Yep- when we swim in the ocean we definitely are then part of the food chain. Sharks really do a lot of good and all living creatures have their place to keep Mother Nature balanced!
By: Kathe W. on July 14, 2014
glad you don't encounter them in every day life. :)
By: TexWisGirl on July 14, 2014
I've been afraid to go into the ocean too thanks to this movie.
By: Michael Offutt on July 14, 2014
That scene is definitely the one that makes you jump the most. I see this movie once a year.
By: Cranky Old Man on July 14, 2014
I'm totally with you on this one. My grands wanted to watch Jaws the other day and I said not with me in the room and the boy called me a chicken and I made the appropriate noise and left. It wasn't long before he squealed from the TV room and they turned it off........so there. tee hee
By: omalinda on July 14, 2014
At that scene my arms flew up & I accidentally hit my husband in the head!!
By: fishducky on July 14, 2014
The oceans and reef systems are under attack on several fronts. Make some noise and contact your politicians. Boycott restaurants that serve shark fin soup. Many other fish species are threatened too. Visit Seafood Watch http://www.seafoodwatch.org/cr/cr_seafoodwatch/download.aspx
By: Daniel LaFrance on July 14, 2014
I enjoyed the movie too. :)
By: Daniel LaFrance on July 14, 2014
But you didn't fall out of your seat. Or did you? Love, Janie
By: Janie Junebug on July 14, 2014
Agreed! Sharks are pretty much terrifying. I love that movie, Deep Blue Sea though. Sharks and Jelly Fish are the two reasons this MB won't get in past my ankles :) Hang in there my friend!!
By: Hey Monkey Butt on July 14, 2014
Never have seen all of Jaws, and i don't need to. While i don't have a phobia, i do have a healthy respect for the critters and don't like that they are slaughtered as they are.
By: mimi on July 14, 2014
There was a naked woman on screen and you pulled your feet off a sticky floor?
By: Al Penwasser on July 14, 2014
Jacques Cousteau had me fired up to be a marine biologist when Jaws got me. Not the movie thought that didn't help, but the book. The first chapter when she is in the water and feels something bump her leg. She instinctively reaches down but there is no leg. I remained a cautious scuba diver for years after but quickly changed my major to journalism. I understand.
By: Akansas Patti on July 14, 2014
Living here in land-locked Missouri, I do not share your fear. I've never seen Jaws, but not because I'm afraid. Just not interested. My husband has a fear of scary movies when things jump out. Like the end of the original Carrie, when the hand shoots out of the ground, and the end of Friday the 13th, when Jason pops out of the water. I swear he was laying on the floor in front of the TV, and shot three feet into the air, still all stretched out.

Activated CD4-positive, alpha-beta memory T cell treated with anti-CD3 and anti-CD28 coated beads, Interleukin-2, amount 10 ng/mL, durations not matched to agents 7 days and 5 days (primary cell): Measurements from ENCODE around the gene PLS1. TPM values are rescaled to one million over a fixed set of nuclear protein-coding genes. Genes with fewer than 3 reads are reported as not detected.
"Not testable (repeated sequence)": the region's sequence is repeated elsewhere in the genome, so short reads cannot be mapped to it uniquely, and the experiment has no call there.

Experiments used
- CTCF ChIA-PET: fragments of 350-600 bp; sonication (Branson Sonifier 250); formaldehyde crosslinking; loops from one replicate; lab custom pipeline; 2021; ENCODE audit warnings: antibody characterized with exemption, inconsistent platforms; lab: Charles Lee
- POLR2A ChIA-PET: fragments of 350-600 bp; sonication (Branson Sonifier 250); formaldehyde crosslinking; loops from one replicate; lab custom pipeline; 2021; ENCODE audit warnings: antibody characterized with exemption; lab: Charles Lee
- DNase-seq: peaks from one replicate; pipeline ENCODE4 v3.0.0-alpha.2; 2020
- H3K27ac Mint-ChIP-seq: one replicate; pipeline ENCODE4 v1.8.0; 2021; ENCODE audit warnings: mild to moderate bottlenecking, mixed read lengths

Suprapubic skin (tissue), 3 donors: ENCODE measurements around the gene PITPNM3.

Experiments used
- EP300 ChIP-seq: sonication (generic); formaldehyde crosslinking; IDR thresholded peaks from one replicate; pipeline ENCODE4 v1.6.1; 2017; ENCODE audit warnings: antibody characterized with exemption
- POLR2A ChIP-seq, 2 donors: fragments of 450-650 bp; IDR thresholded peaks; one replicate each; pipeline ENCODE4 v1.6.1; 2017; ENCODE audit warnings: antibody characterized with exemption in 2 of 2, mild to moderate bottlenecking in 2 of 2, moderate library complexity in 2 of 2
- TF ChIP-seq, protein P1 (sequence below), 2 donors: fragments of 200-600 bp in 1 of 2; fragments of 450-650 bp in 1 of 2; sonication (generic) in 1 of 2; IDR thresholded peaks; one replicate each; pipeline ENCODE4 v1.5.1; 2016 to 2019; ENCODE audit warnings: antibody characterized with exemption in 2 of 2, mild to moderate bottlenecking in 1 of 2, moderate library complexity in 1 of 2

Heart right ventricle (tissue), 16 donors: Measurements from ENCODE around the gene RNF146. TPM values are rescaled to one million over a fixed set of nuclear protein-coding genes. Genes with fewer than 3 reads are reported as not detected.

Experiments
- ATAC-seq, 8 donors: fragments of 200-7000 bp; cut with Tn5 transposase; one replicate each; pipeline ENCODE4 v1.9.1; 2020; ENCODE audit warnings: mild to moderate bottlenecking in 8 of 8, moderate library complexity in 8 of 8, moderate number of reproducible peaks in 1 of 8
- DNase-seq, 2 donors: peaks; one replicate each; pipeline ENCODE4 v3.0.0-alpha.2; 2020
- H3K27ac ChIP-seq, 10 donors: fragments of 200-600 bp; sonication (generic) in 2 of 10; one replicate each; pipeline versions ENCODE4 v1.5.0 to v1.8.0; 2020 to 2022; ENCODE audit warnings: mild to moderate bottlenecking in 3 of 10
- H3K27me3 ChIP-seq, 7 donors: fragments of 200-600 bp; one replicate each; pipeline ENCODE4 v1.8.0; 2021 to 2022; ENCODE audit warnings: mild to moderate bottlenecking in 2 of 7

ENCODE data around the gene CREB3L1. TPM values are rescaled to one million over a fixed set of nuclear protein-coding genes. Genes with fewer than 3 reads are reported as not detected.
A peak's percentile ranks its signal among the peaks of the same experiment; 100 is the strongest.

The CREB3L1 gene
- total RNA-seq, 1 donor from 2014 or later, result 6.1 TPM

By: Val on July 14, 2014
I remember the Mrs and I saw Jaws, then the next week went on a previously planned vacation to Padre Island on the Gulf Coast to stay in a friends beach house for a week. The wife wouldn't get in water more than ankle deep all week. LOL!
By: Scott Park on July 14, 2014
I love that movie...always watch at least part of it whenever it's on TV!
By: Pixel Peeper on July 14, 2014
the last comment about sharks in your swimming pool shows your phobia of sharks.
By: red on July 14, 2014
same same same. my husband took me to the drive in many years ago to watch the first one. he got cross coz i wouldn't look at the screen and cowered in the seat. ever since then i've been afraid of swimming in the ocean which is a great shame. i always worry when i see surfers out there and here in australia we have about one shark attack (usually on surfers) a week. or at least it seems like that often. i share your fear Stephen.
By: Fran on July 14, 2014
That's funny, I watched the movie and I didn't really find it scary! I think the photography and graphics seemed so fake to me!
By: LL Cool Joe on July 15, 2014
I know a lot of people who haven't felt comfortable in the sea since that film was made! I had acquaintances in the late '70s who used to house-sit for Peter Benchley when he lived in Princeton. They said he had the Jaws shark painted across the bottom of his pool. Very unsettling!
By: Mitchell is Moving on July 15, 2014
I remember the movie all to well and the music, so simple but so heart popping.
By: John on July 15, 2014
Yes the film definitely cranked up the tension, and kept us all out of the sea for a month or two. Superb soundtrack as well.
By: Bryan Jones on July 15, 2014
If you want another scare, read "Twelve Days of Terror" by Richard Fernicola, about the 1916 shark attack on the Jersey Shore ... apparently Jaws was loosely based on the incident. Have fun in the surf!
By: Tom Sightings on July 15, 2014
That is some fear you have. BTW the then Discovery Channel executive who came up with Shark Week is professional friend and a former associate. He's as surprised as anyone that a promotional concept way back, has become part of American pop culture.
By: Tom Cochrun on July 15, 2014
Back in July of '75, I was in Barbados for a holiday with my sister and some friends. We were in the beautiful ocean, being nudged by waves, just standing around chatting. One of the topics was the newly released movie Jaws.. which none of us had seen. We expressed our agreement of how creepy it would be to see a shark and we all naturaly glanced out to the horizon to make sure none were sizing us up. We immediately let out a group scream as something grabbed us from beneath the surface. It was only a kid having a good laugh at our expense, having heard our conversation but I'll bet he was swimming through gallons of pee.
By: Hilary on July 15, 2014
Jaws the movie doesn't represent reality. Yes, sharks are at the top of the food chain but they don't seek out humans for a meal. I have dived with a number of different sharks and not in a cage. Each type of shark has its place in the pecking order. Some are more dangerous than others (1) Great White Shark, (2) Bull Shark, (3) Tiger Shark. Like all apex predators, the seek the easy meal. They seek out the old and week meals. This is one reason why their presence is important.
By: Daniel LaFrance on July 18, 2014